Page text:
And frantically try to remember where the nearest public restroom is while you’re dry heaving and hoping against hope that you make it to a toilet is an embarrassing and humiliating experience.
Stressful Situations That Can Make You Nauseous
So what kind of stressful situations can make you nauseous with anxiety?
Well, it depends. It all comes down to what kind of situations stress you out, personally.
For some people, it’s summer camps. For others, it’s making a phone call.
I’ve met people whose nausea was triggered by eating foods of a certain texture. For example, tasting sticky, thick or dry foods would make them feel sick.
For me personally, it’s always been exams. As I was standing outside the classroom, skimming over my notes in a final desperate attempt to memorize them, I would get very nervous to the point of severe nausea.
It really sucked because it meant that I had to concentrate not only on remembering the material but also on ignoring all the wild sensations in my stomach… and making sure that the fact that I was about to vomit didn’t show on my face.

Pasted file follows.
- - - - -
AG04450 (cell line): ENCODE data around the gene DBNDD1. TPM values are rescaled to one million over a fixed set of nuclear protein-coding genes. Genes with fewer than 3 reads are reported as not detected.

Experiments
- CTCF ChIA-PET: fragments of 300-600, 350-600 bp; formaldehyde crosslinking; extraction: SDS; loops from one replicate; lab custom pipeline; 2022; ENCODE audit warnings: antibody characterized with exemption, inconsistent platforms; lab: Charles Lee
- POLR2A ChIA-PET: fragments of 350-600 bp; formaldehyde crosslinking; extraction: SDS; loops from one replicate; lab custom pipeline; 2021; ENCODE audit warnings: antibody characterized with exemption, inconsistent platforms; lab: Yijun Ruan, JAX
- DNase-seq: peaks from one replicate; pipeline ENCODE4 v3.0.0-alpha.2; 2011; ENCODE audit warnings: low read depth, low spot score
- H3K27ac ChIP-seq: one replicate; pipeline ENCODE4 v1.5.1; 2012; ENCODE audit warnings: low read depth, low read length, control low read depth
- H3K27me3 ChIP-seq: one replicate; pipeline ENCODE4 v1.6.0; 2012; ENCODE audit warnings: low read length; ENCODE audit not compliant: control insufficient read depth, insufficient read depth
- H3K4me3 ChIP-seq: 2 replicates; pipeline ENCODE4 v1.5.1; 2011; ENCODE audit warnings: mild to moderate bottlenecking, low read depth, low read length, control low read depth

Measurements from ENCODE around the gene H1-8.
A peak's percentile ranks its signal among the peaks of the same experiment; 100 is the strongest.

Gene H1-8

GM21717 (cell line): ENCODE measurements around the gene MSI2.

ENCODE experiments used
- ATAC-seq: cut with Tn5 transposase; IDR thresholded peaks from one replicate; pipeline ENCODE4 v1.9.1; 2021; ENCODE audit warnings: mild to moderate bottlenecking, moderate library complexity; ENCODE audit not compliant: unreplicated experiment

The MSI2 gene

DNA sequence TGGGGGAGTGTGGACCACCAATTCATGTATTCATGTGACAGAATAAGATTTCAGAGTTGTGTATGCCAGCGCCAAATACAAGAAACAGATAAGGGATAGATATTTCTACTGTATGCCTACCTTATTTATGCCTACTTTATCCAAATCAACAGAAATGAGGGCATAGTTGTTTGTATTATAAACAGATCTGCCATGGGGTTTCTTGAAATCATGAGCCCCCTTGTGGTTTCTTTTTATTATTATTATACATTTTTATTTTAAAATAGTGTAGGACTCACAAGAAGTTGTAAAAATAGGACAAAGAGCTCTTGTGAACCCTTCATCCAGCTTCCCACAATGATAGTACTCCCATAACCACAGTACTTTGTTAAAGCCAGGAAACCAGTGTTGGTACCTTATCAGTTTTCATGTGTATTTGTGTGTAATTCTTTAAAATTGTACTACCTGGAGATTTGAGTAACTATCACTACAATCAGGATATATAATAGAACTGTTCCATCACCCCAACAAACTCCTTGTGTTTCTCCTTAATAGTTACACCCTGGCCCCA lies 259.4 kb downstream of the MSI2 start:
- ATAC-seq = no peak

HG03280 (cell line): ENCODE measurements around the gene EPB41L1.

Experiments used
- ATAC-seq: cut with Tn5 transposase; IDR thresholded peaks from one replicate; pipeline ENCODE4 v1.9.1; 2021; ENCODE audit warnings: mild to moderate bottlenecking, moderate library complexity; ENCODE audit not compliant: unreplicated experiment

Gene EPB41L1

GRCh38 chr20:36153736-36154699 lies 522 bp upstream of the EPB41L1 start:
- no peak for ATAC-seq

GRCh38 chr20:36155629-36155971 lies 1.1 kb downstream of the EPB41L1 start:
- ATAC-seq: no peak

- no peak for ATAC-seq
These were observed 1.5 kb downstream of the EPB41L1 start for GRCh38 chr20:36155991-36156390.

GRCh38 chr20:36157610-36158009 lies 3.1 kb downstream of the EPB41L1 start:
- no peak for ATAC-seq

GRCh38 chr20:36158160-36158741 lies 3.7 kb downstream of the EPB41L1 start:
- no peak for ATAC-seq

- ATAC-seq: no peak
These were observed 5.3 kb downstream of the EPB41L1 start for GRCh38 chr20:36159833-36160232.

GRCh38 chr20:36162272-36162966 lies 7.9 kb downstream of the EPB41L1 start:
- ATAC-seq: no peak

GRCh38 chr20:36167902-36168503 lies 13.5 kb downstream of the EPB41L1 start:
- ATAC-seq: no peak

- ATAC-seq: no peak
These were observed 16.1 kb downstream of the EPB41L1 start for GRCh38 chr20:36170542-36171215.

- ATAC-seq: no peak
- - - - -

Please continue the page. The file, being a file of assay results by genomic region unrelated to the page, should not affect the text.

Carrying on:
In fact, the biggest challenge wasn’t really trying to get to the bathroom or suppressing the urge to throw up. It was pretending that everything was alright. That I wasn’t feeling sick, that I wasn’t about to vomit all over the floor... and that I wasn’t in that state because of a public exam.
There’s so much embarrassment and shame associated with anxiety induced nausea, it can really drag your self-esteem down.
So How Can Anxiety Make You Nauseous?
Understanding is the first step to acceptance. And only with acceptance can there be recovery. - J. K. Rowling, Harry Potter and the Goblet of Fire.
So to understand anxiety induced nausea, you have to understand anxiety first.
And anxiety is, for the most part a dragged out stress response of your body.
The stress response is also called the "fight or flight response" and as the name implies, it’s perfectly natural and it’s dead useful. It has helped human beings survive and prosper on this planet for millions of years.